Russians are used to the snow, after all, there's loads of it in this country. Here are a few ways to make the most of the cold weather.
Building an ice fortress can last several days! First of all, try to find a quiet place away from highways and noisy roads and try to find a spot out of direct sunlight - you don’t want your castle to melt.
All you need is a couple of buckets (rectangular ones are better) and snow. Tightly stuff the bucket with the snow, turn upside down – voila! – you have a brick for your own kremlin. Lay these snow bricks on top of each other to create a wall. The size and the style of your kremlin is entirely dependent on the limits of the your imagination. Let it run wild.
Another idea for this game: take a target (or draw it on a wall) and see who throws the most accurately. The winner gets a prize.
You need to wait for the right snow – it should be wet enough to form but still dense. Try making a small snowball first to test it out. Try to avoid making your snowman on or close to an asphalt road, because it locks in heat and your sculpture may melt from the bottom up.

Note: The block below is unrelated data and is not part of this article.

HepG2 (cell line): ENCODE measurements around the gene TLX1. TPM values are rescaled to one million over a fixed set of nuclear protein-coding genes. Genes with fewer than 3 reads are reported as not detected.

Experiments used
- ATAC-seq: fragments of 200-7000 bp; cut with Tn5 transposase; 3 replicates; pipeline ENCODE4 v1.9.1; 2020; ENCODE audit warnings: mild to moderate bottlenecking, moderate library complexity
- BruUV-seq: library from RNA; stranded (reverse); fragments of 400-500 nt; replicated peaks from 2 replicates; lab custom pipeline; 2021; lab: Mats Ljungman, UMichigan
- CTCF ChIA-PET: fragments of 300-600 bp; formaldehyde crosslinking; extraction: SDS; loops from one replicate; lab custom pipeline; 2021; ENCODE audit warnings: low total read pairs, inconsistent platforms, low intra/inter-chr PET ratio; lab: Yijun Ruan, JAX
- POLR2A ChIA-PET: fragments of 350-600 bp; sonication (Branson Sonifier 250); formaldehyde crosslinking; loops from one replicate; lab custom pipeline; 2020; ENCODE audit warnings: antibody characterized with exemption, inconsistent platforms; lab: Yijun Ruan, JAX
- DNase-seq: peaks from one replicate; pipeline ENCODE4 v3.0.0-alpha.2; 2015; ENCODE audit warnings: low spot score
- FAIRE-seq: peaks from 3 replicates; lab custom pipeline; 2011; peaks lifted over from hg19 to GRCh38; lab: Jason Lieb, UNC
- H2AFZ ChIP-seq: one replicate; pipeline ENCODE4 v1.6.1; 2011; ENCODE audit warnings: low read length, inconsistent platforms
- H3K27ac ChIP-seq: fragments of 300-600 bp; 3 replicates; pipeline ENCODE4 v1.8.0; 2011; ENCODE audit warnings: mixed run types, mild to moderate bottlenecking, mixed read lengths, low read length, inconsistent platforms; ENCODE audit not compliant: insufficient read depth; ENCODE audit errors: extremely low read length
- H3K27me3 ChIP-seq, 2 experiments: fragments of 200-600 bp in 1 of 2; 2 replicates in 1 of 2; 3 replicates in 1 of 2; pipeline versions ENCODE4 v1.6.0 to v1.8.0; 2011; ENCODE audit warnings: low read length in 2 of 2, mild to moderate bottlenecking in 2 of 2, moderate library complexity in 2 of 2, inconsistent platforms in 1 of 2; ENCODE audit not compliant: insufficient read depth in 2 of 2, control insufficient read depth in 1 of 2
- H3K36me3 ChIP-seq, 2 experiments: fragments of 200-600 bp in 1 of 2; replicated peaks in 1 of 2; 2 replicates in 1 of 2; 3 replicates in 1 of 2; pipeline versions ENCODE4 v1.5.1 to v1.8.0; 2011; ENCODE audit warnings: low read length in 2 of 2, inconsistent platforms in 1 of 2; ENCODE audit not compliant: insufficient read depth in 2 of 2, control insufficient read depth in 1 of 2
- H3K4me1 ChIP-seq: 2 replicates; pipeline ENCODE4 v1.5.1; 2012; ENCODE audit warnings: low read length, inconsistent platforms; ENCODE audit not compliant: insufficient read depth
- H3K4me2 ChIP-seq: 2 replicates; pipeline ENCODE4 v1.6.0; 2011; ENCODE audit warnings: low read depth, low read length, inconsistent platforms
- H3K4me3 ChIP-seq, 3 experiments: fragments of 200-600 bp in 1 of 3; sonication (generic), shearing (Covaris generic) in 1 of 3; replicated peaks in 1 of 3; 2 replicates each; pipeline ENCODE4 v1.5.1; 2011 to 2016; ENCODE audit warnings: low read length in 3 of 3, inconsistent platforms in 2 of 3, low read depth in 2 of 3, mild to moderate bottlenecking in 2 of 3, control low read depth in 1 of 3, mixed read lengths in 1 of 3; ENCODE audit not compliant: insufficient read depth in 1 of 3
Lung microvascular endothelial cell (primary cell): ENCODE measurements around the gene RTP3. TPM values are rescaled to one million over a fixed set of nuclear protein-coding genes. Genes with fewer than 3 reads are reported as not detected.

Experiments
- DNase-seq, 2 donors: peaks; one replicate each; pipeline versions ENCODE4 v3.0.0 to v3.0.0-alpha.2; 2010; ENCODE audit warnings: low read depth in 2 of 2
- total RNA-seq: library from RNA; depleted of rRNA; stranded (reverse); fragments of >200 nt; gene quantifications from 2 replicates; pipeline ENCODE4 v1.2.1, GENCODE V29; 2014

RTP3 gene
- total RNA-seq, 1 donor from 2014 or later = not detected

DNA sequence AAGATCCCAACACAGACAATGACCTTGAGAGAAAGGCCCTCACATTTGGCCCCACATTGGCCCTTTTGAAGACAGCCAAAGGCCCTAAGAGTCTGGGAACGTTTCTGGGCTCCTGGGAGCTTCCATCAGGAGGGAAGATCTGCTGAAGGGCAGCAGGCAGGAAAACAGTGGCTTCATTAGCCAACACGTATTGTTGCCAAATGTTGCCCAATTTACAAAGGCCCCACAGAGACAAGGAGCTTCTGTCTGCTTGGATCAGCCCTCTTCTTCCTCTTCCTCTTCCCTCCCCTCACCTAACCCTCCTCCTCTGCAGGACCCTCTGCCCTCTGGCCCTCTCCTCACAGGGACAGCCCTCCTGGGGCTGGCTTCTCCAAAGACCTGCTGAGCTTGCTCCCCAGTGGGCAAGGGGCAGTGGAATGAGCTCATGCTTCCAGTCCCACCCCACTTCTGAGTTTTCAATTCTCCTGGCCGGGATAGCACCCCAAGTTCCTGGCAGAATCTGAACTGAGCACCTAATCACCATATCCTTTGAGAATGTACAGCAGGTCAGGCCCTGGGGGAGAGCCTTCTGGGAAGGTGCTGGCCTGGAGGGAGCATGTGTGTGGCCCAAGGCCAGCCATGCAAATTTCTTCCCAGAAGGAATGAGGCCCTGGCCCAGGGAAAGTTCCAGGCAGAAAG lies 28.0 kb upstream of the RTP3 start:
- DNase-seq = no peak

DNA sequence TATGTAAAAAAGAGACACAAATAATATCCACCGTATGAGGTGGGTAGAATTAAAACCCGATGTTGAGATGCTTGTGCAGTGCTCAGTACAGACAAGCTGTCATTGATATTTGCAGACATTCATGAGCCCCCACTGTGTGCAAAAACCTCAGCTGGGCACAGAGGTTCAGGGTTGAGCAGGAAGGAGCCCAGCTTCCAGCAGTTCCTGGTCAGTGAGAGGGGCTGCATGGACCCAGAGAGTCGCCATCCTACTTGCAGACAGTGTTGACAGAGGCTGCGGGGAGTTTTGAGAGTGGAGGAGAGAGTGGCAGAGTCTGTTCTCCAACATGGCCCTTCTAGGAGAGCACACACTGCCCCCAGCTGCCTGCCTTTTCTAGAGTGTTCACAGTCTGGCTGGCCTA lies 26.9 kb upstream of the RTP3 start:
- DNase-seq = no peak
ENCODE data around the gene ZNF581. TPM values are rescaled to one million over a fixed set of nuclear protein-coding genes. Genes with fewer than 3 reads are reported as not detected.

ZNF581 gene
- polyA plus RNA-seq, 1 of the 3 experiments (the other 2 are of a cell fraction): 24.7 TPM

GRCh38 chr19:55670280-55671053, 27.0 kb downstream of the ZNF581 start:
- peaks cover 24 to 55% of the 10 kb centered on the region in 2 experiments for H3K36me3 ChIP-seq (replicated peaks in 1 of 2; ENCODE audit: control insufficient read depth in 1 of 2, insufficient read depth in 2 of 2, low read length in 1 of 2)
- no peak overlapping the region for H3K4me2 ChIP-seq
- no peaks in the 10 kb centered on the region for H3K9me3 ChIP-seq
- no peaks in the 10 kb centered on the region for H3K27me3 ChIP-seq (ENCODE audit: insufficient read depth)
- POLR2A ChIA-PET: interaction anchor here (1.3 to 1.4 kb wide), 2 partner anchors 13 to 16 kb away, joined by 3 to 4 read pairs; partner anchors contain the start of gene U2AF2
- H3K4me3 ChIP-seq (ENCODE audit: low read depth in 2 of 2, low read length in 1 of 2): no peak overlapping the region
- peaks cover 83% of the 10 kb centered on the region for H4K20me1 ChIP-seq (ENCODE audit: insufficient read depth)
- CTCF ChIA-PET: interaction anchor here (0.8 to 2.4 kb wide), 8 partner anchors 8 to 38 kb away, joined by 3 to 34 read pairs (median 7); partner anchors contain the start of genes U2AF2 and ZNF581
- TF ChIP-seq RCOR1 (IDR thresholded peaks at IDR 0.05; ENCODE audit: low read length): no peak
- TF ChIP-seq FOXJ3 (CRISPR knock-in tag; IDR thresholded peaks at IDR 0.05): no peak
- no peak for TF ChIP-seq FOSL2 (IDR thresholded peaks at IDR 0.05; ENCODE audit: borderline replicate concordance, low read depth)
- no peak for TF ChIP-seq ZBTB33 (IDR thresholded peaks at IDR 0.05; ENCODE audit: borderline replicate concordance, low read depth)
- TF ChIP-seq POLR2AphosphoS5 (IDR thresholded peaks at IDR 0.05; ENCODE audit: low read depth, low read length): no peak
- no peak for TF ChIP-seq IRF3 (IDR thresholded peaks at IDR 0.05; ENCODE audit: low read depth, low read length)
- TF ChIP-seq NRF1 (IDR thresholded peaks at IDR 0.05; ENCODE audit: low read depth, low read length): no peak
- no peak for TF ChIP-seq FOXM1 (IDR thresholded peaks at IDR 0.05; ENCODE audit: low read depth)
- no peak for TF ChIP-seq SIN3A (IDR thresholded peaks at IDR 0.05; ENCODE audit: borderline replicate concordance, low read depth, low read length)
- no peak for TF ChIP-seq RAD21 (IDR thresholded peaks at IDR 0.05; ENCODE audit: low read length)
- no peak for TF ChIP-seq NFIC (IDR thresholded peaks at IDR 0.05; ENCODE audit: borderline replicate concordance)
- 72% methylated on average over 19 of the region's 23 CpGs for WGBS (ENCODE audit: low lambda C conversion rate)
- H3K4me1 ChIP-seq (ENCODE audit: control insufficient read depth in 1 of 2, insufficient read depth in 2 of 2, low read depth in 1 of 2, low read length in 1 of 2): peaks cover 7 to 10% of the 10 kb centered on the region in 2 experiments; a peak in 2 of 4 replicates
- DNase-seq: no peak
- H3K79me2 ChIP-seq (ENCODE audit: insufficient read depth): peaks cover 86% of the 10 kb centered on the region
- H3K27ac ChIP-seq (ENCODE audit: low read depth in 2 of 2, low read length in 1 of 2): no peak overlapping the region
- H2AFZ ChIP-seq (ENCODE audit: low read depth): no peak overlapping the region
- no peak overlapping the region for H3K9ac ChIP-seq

When making the body and head you should build three balls, each bigger than the next. The smallest should obviously be the head, while the largest the base or “legs.” Use a carrot for the nose, twigs for arms, and lumps of coal for the eyes and buttons. In Russia, snowmen usually wear a bucket as a hat – why not?
Kids like icy hills and are ready to spend the whole day just riding up and down them. In Russia, most kids and even adults have a “
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